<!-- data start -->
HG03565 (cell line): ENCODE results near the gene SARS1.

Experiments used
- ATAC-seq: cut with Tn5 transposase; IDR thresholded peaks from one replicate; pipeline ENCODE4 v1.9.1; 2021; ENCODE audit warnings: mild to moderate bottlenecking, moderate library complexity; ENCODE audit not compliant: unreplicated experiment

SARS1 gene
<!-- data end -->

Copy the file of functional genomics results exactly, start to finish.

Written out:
HG03565 (cell line): ENCODE results near the gene SARS1.

Experiments used
- ATAC-seq: cut with Tn5 transposase; IDR thresholded peaks from one replicate; pipeline ENCODE4 v1.9.1; 2021; ENCODE audit warnings: mild to moderate bottlenecking, moderate library complexity; ENCODE audit not compliant: unreplicated experiment

SARS1 gene